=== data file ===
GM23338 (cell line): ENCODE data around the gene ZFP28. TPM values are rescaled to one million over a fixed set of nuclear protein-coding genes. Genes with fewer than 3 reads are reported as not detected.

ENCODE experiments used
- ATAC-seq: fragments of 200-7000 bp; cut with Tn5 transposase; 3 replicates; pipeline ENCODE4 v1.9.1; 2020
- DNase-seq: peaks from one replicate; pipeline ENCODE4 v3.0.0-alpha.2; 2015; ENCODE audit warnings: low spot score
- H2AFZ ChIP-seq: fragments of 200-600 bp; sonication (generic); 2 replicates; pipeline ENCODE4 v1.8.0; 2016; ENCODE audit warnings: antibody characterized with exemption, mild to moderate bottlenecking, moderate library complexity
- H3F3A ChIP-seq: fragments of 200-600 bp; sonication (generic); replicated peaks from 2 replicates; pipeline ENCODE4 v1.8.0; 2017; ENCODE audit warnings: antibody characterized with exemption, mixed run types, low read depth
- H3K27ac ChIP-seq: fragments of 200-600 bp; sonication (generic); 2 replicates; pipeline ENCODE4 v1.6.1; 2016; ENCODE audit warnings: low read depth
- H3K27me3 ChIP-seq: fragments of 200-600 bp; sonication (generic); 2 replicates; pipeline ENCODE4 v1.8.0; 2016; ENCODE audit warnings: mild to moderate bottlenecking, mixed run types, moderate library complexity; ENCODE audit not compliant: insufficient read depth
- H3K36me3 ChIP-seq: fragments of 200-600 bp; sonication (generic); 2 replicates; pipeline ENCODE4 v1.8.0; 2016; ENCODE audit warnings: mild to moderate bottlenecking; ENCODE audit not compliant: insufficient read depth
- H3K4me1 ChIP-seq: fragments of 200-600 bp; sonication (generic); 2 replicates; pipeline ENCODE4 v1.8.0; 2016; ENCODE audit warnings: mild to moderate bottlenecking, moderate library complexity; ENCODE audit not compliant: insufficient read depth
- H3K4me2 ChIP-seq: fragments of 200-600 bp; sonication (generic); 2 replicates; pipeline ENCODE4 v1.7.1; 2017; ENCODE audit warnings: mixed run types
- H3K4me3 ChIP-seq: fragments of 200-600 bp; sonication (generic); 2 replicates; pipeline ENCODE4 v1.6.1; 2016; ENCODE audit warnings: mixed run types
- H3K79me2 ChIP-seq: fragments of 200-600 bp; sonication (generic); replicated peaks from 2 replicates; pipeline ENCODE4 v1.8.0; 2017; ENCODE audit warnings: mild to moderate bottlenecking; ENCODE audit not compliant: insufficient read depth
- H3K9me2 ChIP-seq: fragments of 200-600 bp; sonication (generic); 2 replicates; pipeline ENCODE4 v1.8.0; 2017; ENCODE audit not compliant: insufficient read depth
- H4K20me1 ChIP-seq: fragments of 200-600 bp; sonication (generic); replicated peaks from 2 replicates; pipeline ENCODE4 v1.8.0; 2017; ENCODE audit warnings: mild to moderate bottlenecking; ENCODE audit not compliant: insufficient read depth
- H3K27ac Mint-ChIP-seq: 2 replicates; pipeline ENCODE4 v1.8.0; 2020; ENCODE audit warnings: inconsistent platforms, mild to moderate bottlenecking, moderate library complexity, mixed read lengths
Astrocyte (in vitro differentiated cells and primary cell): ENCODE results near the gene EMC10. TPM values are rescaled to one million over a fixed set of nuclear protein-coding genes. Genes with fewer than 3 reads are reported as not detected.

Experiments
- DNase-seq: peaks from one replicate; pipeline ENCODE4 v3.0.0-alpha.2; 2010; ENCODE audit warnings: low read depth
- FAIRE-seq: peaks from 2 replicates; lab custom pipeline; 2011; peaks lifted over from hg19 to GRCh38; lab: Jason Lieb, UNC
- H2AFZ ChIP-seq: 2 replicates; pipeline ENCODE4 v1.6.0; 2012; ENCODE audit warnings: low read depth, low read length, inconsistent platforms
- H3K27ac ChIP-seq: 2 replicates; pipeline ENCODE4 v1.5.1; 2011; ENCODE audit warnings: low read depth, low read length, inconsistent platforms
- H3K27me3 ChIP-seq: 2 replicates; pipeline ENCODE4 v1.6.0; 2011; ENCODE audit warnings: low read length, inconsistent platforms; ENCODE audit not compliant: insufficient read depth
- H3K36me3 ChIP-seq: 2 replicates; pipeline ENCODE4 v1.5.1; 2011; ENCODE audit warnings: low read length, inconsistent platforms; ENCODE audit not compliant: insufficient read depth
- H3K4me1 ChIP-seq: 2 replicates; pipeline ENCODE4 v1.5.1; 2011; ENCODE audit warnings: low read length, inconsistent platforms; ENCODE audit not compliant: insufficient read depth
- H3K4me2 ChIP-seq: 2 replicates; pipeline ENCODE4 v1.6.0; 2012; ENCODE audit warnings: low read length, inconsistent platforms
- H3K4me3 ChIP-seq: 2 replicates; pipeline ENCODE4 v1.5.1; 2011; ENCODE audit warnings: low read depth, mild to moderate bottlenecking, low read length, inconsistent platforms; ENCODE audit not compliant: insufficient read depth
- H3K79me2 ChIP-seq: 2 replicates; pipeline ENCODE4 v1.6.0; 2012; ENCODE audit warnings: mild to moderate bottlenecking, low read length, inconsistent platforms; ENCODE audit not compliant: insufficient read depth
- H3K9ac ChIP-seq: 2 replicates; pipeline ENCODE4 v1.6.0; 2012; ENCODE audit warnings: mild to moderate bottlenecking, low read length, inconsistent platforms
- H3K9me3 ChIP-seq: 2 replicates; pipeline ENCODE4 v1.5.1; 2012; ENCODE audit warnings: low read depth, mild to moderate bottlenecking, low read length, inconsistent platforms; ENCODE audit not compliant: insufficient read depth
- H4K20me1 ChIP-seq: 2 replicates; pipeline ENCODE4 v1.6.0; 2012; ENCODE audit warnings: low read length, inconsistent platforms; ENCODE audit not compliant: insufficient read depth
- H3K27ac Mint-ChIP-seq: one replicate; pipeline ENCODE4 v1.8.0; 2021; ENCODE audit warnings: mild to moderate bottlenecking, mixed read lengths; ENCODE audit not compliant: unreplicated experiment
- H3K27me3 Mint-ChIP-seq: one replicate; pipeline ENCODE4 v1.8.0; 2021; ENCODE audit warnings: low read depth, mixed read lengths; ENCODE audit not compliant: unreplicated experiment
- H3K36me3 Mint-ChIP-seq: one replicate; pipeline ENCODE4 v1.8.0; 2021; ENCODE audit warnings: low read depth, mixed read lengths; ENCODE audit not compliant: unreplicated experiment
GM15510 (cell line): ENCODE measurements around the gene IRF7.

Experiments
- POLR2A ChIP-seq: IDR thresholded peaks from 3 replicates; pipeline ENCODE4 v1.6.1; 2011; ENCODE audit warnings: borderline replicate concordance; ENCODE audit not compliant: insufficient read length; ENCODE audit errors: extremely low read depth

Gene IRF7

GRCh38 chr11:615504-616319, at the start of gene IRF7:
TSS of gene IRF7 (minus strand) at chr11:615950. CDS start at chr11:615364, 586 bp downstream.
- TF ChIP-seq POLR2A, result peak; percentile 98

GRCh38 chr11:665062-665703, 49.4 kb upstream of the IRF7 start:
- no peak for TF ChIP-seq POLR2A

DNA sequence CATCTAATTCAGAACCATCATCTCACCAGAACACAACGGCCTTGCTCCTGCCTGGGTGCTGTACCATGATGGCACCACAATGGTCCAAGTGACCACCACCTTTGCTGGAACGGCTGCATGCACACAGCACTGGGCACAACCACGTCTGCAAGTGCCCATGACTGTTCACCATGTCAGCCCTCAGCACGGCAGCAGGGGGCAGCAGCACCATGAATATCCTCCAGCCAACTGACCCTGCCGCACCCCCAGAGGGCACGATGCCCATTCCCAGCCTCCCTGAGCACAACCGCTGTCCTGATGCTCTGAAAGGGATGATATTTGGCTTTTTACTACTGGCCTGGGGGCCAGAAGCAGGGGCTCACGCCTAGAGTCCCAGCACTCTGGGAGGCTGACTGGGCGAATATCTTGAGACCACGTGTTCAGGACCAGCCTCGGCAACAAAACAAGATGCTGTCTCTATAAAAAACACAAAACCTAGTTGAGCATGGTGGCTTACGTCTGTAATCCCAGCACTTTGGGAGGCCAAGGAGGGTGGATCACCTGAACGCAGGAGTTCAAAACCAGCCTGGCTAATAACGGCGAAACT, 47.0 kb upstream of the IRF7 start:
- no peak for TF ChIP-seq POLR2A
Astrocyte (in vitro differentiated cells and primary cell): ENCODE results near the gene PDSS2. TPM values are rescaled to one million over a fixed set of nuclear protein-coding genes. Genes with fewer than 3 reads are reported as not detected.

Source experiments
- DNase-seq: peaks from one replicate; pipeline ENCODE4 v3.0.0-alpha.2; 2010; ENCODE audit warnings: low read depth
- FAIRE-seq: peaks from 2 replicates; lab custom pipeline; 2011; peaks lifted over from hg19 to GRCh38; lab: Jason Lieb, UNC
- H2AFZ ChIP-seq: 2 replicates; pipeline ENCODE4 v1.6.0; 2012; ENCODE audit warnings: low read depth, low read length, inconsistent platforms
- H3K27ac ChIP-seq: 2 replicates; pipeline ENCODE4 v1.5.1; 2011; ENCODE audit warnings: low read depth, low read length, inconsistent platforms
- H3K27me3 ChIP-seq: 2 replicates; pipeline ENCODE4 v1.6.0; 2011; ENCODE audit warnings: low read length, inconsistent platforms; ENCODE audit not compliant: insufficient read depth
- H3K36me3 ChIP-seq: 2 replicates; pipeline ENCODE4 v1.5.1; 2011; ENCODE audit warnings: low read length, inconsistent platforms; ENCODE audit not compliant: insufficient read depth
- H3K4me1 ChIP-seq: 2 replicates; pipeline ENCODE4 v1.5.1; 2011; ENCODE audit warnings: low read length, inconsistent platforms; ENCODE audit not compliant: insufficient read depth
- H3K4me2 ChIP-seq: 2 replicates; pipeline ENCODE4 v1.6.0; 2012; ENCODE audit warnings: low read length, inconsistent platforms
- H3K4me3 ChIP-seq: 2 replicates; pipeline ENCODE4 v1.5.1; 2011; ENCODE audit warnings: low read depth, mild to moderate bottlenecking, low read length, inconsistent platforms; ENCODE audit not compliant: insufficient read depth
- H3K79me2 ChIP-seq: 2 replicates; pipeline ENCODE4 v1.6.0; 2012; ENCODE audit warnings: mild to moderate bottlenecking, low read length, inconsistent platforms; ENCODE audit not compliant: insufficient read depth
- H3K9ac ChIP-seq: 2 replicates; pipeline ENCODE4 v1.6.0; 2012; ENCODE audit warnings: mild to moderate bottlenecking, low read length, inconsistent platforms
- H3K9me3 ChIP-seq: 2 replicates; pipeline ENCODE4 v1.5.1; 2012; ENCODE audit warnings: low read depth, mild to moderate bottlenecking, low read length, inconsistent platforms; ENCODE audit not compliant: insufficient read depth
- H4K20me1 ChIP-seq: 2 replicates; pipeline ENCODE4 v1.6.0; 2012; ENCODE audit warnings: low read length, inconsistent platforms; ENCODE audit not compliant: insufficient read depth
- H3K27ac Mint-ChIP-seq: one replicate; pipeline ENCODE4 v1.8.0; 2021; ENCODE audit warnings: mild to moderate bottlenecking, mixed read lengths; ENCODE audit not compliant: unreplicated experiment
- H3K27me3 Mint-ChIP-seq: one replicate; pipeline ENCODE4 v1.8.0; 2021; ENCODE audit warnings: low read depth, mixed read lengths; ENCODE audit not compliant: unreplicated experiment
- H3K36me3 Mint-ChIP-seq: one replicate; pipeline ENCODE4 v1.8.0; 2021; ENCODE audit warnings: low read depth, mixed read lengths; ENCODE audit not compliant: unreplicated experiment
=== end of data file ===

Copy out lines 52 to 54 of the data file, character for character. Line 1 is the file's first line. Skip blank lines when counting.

- H3K27me3 ChIP-seq: 2 replicates; pipeline ENCODE4 v1.6.0; 2011; ENCODE audit warnings: low read length, inconsistent platforms; ENCODE audit not compliant: insufficient read depth
- H3K36me3 ChIP-seq: 2 replicates; pipeline ENCODE4 v1.5.1; 2011; ENCODE audit warnings: low read length, inconsistent platforms; ENCODE audit not compliant: insufficient read depth
- H3K4me1 ChIP-seq: 2 replicates; pipeline ENCODE4 v1.5.1; 2011; ENCODE audit warnings: low read length, inconsistent platforms; ENCODE audit not compliant: insufficient read depth